My friend and colleague Richard (Dick) Loughery suffered from Type I diabetes much of his life. And he firmly believed that having an alcoholic drink with lunch and with dinner was the best treatment for his diabetic peripheral neuropathy. And according to a new study, he was absolutely right!
Dick was the President of the Washington Hospital Center in Washington, D.C. for many years before Ronald Regan tapped him for a position in health policy. He later joined Surgeon General C. Everett Koop and me in the effort to create a national consumer health education program. So he knew quite a bit about healthy living. Really, it’s a wonder it took researchers so long to “prove” something Dick knew as a patient years ago.
You see, men and women with Type I or II diabetes frequently experience damage to their small and large blood vessels. And this damage can lead to problems in the brain, eyes, kidneys, and heart.
In diabetics, a particular type of hardening of the smaller blood vessels disrupts blood flow to the organs. In the eyes, it is known as diabetic retinopathy. And it damages the retina at the back of eyeballs. In the kidney, it is known as glomerulopathy (named Kammelsteil-Wilson Disease) or diabetic nephropathy. This condition destroys the kidney cells in the glomeruli that filter the blood.
Likewise, diabetes can restrict blood flow through the body’s distal capillaries. These capillaries supply your nerve endings. So lack of blood flow to these nerve endings can lead to peripheral neuropathy in the hands and feet, with numbness and pain.
Unfortunately, we learned decades ago that most drugs that control blood sugar do not prevent the circulatory complications and organ diseases associated with diabetes. In fact, Metformin is the only drug that both controls blood sugar and prevents these complications.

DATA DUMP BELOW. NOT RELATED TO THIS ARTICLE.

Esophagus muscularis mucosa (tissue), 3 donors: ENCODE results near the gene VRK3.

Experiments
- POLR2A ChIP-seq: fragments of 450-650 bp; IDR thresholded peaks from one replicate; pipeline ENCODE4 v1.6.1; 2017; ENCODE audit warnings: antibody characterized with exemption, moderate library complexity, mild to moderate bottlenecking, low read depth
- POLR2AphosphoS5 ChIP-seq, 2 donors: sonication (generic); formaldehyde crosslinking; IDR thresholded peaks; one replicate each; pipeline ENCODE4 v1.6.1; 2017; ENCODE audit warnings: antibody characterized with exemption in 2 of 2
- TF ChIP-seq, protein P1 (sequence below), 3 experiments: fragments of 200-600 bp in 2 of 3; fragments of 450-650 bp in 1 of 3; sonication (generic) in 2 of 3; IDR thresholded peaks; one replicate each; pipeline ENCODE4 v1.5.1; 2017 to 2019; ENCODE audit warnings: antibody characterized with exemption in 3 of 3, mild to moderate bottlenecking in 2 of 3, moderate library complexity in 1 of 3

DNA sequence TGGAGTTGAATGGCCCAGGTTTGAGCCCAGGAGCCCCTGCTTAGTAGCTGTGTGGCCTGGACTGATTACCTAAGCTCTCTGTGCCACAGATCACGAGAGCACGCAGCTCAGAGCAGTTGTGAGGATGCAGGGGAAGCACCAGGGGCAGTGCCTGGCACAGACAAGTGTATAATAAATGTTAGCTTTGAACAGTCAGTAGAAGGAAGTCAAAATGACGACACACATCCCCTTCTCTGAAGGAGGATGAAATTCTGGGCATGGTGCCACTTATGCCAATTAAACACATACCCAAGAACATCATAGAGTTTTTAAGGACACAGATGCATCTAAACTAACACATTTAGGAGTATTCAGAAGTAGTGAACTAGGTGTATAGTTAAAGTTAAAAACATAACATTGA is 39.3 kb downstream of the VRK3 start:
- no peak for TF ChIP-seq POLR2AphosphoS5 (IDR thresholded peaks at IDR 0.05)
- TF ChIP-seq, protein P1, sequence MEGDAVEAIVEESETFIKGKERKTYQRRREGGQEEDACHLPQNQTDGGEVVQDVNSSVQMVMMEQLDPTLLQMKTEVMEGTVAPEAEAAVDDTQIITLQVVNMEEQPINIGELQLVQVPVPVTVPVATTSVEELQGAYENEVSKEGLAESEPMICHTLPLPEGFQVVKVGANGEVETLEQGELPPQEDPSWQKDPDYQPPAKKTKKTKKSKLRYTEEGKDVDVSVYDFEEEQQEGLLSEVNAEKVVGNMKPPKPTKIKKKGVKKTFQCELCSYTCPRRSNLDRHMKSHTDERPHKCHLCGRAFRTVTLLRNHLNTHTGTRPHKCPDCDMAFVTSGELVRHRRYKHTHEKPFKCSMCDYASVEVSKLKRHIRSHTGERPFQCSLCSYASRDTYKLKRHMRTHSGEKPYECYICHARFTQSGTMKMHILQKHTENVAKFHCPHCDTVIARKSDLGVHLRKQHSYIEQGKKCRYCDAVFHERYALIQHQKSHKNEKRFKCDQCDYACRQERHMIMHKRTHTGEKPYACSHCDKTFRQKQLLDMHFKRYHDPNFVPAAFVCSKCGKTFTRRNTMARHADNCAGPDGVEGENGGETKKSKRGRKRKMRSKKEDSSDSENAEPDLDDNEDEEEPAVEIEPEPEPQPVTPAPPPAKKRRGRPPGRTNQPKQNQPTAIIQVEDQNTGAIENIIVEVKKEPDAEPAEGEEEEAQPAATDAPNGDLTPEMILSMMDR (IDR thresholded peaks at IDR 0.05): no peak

But, as it turns out, alcohol may work too!
In fact, this new study followed 11,140 patients with diabetes for about five years. The patients came from 215 sites in 20 different countries. They were at least 55 years old at enrollment and had been diagnosed with Type II diabetes at age 30 or older. Plus, they had at least one risk factor for vascular disease.
At the study’s outset, researchers grouped patients as nondrinkers, moderate drinkers, or heavy drinkers based on self-reported levels. Moderate male drinkers consumed 21 or fewer drinks per week. Moderate women drinkers consumed 14 or fewer drinks per week. (They defined one drink as half a pint of beer, 125 mL of wine, or 25 mL of spirits.)
The researchers examined reported alcohol consumption again at 24 months and final study visits.
During the follow-up period, 10 percent of patients experienced a major cardiovascular event, such as death from cardiovascular disease, nonfatal stroke, or nonfatal heart attack. Plus, 10 percent of patients experienced a microvascular complication, such as a new or worsening kidney disease or diabetic eye disease.
The researchers found that patients who reported moderate alcohol consumption had fewer cardiovascular events and microvascular complications, compared to non-drinkers. Plus, they had lower all-cause mortality.
Wine drinkers experienced the biggest boost. In fact, wine drinkers had a 22 percent lower risk for cardiovascular events and a 23 percent reduced risk for all-cause mortality compared to nondrinkers.
Researchers believe moderate alcohol intake improves these complications among Type II diabetics because it helps increase HDL cholesterol, reduces inflammation, and increases insulin sensitivity.
This study is just another reason to enjoy a glass or two of wine with dinner. Especially if you have Type II diabetes. I’ll tell you more about the benefits of moderate wine consumption next week.
1. “The Relationship Between Alcohol Consumption and Vascular Complications and Mortality in Individuals With Type 2 Diabetes Mellitus,” Diabetes Care Published online before print February 27, 2014